Microsoft Research has announced an innovative artificial intelligence project based around one of its newer acquisitions: the voxel-'em-up smash hit Minecraft.
Acquired back in 2014 when Microsoft bought creator Mojang for a whopping $2.5 billion
, Minecraft is no stranger to education. Even before the company released Minecraft Education Edition
the software had seen plenty of classroom use: the game is installed throughout all Northern Irish schools
, has a geological map add-on from the British Geological Survey
, and even comes bundled with Raspbian for the Raspberry Pi
- though, sadly, only as an extremely buggy alpha port which saw just one release in 2012 before being entirely abandoned by Mojang.
Now, Microsoft has announced a new Minecraft-based project from its Research arm: Project AIX, described by the company as an experimental platform for AI. The five-person team behind the project, Microsoft's announcement
explains, has a simple goal in mind: having a Minecraft character climb a hill. The science behind actually achieving that, though, is harder than it sounds.
'The team is trying to train an artificial intelligence agent to learn how to do things like climb to the highest point in the virtual world, using the same types of resources a human has when she learns a new task,
' explained Microsoft's Allison Linn of the project. 'That means that the agent starts out knowing nothing at all about its environment or even what it is supposed to accomplish. It needs to understand its surroundings and figure out what’s important – going uphill – and what isn’t, such as whether it’s light or dark. It needs to endure a lot of trial and error, including regularly falling into rivers and lava pits. And it needs to understand – via incremental rewards – when it has achieved all or part of its goal.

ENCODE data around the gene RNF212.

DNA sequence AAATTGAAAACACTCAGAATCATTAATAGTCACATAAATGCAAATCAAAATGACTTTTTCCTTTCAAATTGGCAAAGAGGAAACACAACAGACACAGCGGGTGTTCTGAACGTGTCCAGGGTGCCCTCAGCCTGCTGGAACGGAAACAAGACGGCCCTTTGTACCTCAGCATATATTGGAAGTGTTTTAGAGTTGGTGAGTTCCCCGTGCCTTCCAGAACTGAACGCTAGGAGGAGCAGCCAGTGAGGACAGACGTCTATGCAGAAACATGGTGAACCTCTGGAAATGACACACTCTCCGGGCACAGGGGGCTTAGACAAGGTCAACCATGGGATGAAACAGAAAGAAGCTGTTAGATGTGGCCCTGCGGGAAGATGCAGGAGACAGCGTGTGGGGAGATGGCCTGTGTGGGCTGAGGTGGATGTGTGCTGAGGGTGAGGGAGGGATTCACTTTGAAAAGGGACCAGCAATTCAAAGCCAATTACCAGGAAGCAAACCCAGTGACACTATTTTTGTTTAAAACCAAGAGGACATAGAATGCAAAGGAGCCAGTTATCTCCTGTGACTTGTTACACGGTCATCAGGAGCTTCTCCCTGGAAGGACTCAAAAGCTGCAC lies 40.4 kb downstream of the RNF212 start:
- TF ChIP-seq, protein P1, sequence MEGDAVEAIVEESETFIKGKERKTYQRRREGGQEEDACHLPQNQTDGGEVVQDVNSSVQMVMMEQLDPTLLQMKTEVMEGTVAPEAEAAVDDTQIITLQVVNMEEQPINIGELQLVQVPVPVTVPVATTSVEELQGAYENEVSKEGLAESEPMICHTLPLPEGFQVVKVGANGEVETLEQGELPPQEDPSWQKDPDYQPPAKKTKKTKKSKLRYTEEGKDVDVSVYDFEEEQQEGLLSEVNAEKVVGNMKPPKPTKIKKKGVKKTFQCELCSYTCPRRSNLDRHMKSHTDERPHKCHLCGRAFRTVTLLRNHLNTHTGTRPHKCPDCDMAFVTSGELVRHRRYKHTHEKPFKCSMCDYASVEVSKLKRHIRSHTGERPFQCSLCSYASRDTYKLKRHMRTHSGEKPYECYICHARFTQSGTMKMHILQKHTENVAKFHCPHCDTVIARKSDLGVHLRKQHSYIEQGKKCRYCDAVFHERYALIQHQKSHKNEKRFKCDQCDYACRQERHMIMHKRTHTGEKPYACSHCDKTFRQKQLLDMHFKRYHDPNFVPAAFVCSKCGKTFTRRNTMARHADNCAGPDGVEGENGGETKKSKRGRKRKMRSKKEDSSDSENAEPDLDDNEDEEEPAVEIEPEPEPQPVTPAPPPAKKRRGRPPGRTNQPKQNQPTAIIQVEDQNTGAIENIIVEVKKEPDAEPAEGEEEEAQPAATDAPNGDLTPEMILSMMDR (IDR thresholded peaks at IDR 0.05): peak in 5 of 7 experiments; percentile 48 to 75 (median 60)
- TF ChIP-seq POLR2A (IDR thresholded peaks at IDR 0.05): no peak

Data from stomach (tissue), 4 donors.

While AIX began life as an internal tool at Microsoft Research, the company has chosen to make it more widely available in an effort to boost research and development around teaching computers to learn rather than carry out tasks by rote. Previously, the software was only available to selected academic institutions under a proprietary licence; from this summer, that will change with AIX being made freely available to all under an as-yet unspecified open source licence.
'Minecraft is the perfect platform for this kind of research because it’s this very open world,
' claimed Kataj Hofmann, who came up with the idea four years ago. 'You can do survival mode, you can do "build battles" with your friends, you can do courses, you can implement our own games. This is really exciting for artificial intelligence because it allows us to create games that stretch beyond current abilities.